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Syllabus for

Academic year
TDA506 - Structural bioinformatics
Owner: BIMAS
5,0 Credits (ECTS 7,5)
Grading: TH - Five, Four, Three, Not passed
Level: C

Teaching language: English

Course module   Credit distribution   Examination dates
Sp1 Sp2 Sp3 Sp4 No Sp
0105 Written and oral assignments 5,0 c Grading: TH   5,0 c    

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TITEA SOFTWARE ENGINEERING - Bioinformatics, Year 4 (compulsory)


Bitr professor  Graham Kemp


TDA505   Three-dimensional structure


For single subject courses within Chalmers programmes the same eligibility requirements apply, as to the programme(s) that the course is part of.

Course specific prerequisites

The material on protein structure covered in "Introduction to bioinformatics",
or similar knowledge about protein structure from other courses, is assumed.

Essential: an introductory programming course.
Desirable: material on data structures.
Desirable: programming skills in C. However, knowledge of Java or another
procedural programming language should be sufficient to enable students to
read and modify example C programs in practical classes.


In this course we consider "structural bioinformatics" to be the development
and application of computational methods (i) to analyse and predict the
conformations of biological macromolecules and (ii) to study relationships
between macromolecular structure and function. Protein molecules will be
in focus, but other biological molecules will also be studied.

The aims of this course are:

* to present some of the computational challenges in structural biology;
* to describe computational methods for analysing and predicting
macromolecular conformations and interactions;
* to give practice in programming techniques for structural bioinformatics.
* to give practice in the use of molecular graphics and modelling software;
* to emphasise the relationship between macromolecular shape and function.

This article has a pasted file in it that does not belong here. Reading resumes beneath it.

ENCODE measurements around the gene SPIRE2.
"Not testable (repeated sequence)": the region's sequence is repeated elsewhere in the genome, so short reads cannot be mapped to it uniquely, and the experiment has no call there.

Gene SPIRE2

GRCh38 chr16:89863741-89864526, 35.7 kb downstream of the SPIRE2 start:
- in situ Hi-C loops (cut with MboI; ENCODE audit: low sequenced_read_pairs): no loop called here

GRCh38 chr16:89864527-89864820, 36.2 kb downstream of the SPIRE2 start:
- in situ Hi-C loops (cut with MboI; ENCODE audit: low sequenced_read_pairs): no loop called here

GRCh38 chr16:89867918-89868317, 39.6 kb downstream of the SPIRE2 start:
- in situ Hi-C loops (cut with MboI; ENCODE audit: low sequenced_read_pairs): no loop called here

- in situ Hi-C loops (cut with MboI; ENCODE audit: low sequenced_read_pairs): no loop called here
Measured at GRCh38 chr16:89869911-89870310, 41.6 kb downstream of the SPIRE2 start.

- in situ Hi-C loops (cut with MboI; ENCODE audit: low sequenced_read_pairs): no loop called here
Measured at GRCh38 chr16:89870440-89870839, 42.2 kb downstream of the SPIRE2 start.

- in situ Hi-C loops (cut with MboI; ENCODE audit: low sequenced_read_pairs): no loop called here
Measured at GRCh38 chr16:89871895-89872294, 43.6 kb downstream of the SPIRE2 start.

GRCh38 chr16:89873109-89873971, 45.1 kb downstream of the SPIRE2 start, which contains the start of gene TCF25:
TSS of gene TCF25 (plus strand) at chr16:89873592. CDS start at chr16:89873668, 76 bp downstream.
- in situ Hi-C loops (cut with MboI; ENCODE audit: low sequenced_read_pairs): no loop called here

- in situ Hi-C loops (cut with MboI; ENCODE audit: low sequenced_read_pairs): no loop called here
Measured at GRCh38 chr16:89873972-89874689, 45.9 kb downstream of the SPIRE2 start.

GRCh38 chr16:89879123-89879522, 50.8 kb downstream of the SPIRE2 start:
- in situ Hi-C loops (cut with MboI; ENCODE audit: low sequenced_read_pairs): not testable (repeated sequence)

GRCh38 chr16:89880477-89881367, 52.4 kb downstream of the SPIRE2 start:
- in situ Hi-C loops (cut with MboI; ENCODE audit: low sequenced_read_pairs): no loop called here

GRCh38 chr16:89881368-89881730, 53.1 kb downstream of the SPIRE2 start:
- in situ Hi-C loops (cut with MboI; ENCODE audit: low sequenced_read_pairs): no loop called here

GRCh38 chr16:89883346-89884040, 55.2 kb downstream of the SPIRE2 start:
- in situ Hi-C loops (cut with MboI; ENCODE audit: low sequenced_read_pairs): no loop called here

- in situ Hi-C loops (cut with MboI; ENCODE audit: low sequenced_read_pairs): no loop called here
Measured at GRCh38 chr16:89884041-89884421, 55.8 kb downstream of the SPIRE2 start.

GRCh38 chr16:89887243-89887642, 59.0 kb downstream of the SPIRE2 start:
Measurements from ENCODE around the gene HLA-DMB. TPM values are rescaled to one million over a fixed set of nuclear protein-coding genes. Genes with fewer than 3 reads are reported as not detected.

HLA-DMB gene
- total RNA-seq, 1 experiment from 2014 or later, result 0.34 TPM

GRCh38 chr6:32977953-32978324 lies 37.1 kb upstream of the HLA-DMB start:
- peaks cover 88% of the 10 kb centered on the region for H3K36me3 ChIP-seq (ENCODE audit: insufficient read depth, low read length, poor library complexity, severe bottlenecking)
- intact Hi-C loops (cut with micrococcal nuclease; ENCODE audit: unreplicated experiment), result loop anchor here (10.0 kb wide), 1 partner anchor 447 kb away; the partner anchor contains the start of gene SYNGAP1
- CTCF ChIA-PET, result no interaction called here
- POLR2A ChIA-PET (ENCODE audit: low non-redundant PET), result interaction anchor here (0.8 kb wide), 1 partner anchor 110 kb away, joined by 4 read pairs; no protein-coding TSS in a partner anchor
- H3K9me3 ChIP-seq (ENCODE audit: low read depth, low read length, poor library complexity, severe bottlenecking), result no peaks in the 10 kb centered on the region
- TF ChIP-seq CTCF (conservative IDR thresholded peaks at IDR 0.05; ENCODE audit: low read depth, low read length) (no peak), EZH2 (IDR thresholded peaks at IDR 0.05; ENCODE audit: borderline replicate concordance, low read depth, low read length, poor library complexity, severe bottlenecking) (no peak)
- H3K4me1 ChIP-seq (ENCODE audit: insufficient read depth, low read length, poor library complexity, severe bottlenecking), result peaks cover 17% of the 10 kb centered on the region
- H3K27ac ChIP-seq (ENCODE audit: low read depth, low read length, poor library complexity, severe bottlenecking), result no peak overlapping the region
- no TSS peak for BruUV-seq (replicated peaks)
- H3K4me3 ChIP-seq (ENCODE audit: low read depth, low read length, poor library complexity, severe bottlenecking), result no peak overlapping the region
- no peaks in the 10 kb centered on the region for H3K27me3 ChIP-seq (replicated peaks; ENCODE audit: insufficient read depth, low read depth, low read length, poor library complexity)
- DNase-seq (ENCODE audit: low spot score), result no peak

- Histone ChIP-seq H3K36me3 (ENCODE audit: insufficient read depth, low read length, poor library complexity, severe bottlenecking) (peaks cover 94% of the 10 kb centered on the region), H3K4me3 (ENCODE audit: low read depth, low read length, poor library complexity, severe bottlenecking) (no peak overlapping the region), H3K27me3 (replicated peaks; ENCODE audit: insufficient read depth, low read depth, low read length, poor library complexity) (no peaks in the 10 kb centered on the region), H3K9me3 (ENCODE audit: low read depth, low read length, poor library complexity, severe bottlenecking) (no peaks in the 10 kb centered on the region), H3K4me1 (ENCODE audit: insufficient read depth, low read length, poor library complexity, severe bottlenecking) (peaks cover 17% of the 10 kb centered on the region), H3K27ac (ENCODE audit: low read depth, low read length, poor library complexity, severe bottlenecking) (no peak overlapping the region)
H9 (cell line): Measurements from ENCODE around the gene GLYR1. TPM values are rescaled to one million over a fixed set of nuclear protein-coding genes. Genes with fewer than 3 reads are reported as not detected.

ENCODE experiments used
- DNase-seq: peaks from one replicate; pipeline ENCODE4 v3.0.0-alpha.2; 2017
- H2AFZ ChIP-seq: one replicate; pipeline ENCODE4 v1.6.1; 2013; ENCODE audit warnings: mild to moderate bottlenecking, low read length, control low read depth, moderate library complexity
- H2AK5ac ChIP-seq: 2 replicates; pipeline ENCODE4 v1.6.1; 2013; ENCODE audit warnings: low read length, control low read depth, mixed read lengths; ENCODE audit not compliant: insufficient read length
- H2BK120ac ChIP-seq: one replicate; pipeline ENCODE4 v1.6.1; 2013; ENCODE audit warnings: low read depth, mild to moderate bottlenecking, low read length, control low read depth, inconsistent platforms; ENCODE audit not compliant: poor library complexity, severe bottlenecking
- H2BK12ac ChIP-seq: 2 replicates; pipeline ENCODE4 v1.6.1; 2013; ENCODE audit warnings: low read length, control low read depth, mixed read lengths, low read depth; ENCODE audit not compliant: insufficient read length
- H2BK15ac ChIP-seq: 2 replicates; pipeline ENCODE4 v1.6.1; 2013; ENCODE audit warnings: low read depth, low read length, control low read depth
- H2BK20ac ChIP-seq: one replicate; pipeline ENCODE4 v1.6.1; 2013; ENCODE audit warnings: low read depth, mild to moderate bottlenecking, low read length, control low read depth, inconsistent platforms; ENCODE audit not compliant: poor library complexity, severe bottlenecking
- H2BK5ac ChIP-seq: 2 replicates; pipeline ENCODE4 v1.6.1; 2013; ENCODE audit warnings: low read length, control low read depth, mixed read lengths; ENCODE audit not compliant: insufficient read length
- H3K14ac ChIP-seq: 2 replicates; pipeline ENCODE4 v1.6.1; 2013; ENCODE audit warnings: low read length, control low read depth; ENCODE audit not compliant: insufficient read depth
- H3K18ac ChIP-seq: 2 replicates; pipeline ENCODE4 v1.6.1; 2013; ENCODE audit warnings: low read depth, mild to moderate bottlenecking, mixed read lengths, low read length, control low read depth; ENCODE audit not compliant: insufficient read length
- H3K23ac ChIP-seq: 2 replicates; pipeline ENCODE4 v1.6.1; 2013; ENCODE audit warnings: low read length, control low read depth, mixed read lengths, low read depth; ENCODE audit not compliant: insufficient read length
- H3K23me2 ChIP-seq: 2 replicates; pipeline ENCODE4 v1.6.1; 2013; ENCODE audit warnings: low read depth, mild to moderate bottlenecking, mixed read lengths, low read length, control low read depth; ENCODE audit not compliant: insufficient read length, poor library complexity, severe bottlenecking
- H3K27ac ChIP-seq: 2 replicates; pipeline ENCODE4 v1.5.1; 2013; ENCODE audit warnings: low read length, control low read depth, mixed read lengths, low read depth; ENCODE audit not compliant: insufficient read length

At the end of this course, students should:

* be familiar with algorithms and data collections that are central to
structural bioinformatics;
* understand computational methods used in protein modelling, docking,
and other areas of structural bioinformatics;
* be able to write programs to analyse protein structure data;
* be able to use software packages for macromolecular structure analysis,
modelling and docking;
* be aware of applications of structural bioinformatics that are directed
towards understanding and predicting biological function.


three-dimensional structures of biological macromolecules;
contact maps and distance maps;
domain assignment;
homogeneous transformation matrices;
structure superposition;
structure comparison;
comparative protein modelling;
protein fold recognition;
Monte Carlo methods and simulated annealing;
ab initio protein structure prediction;
protein shape representation;
protein-ligand interactions and applications in drug design;
conformational analysis;
protein-protein docking;
modelling transmembrane proteins, carbohydrates and RNA;
experimental protein structure determination using nuclear magnetic
resonance (NMR) and X-ray crystallography;
applications of structural bioinformatics.


Lectures and practicals, including the use of molecular modelling software.


Lecture handouts; web-based resources; selected research articles.

"Structural Bioinformatics" edited by Philip E. Bourne and Helge Weissig
(2003, published by Wiley-Liss, ISBN 0-471-20199-5) is suggested for
consultation, but is not a required text for this course.


TBC, but in the "Three-dimensional Structure" course we currently use
a series of individual assignments.

Page manager Published: Mon 28 Nov 2016.